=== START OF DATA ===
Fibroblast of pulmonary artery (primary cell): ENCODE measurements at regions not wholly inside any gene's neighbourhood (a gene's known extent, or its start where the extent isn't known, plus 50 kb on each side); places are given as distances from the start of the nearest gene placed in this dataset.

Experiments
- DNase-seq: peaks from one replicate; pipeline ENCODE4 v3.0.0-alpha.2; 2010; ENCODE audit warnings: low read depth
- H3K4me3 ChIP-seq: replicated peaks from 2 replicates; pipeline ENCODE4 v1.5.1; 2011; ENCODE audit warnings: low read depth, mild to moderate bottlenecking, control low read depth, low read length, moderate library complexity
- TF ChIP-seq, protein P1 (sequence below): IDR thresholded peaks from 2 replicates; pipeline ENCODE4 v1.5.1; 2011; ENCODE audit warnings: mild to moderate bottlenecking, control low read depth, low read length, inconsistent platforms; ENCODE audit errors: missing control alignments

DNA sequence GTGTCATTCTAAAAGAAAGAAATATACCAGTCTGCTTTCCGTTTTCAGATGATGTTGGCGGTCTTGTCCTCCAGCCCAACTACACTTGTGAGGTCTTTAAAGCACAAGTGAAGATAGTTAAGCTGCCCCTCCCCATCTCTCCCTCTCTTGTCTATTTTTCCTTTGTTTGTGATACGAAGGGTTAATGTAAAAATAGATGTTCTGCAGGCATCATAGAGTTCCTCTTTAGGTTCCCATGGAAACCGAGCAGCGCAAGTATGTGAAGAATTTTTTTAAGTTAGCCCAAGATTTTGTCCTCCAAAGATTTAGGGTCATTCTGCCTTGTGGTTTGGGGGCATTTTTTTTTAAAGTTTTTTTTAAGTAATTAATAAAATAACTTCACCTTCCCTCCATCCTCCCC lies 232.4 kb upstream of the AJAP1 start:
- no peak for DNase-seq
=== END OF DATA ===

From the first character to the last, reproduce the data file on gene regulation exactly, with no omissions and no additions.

Fibroblast of pulmonary artery (primary cell): ENCODE measurements at regions not wholly inside any gene's neighbourhood (a gene's known extent, or its start where the extent isn't known, plus 50 kb on each side); places are given as distances from the start of the nearest gene placed in this dataset.

Experiments
- DNase-seq: peaks from one replicate; pipeline ENCODE4 v3.0.0-alpha.2; 2010; ENCODE audit warnings: low read depth
- H3K4me3 ChIP-seq: replicated peaks from 2 replicates; pipeline ENCODE4 v1.5.1; 2011; ENCODE audit warnings: low read depth, mild to moderate bottlenecking, control low read depth, low read length, moderate library complexity
- TF ChIP-seq, protein P1 (sequence below): IDR thresholded peaks from 2 replicates; pipeline ENCODE4 v1.5.1; 2011; ENCODE audit warnings: mild to moderate bottlenecking, control low read depth, low read length, inconsistent platforms; ENCODE audit errors: missing control alignments

DNA sequence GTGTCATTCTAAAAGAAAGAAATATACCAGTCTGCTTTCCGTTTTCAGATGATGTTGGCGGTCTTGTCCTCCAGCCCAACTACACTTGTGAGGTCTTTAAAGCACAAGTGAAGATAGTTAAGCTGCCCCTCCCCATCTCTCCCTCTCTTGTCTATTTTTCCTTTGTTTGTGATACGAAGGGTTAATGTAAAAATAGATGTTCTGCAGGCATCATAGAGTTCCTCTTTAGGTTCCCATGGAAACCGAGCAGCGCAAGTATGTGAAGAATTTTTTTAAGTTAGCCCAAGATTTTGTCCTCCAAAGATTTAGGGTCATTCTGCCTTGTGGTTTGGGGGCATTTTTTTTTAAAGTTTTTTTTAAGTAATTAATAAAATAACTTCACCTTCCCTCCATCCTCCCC lies 232.4 kb upstream of the AJAP1 start:
- no peak for DNase-seq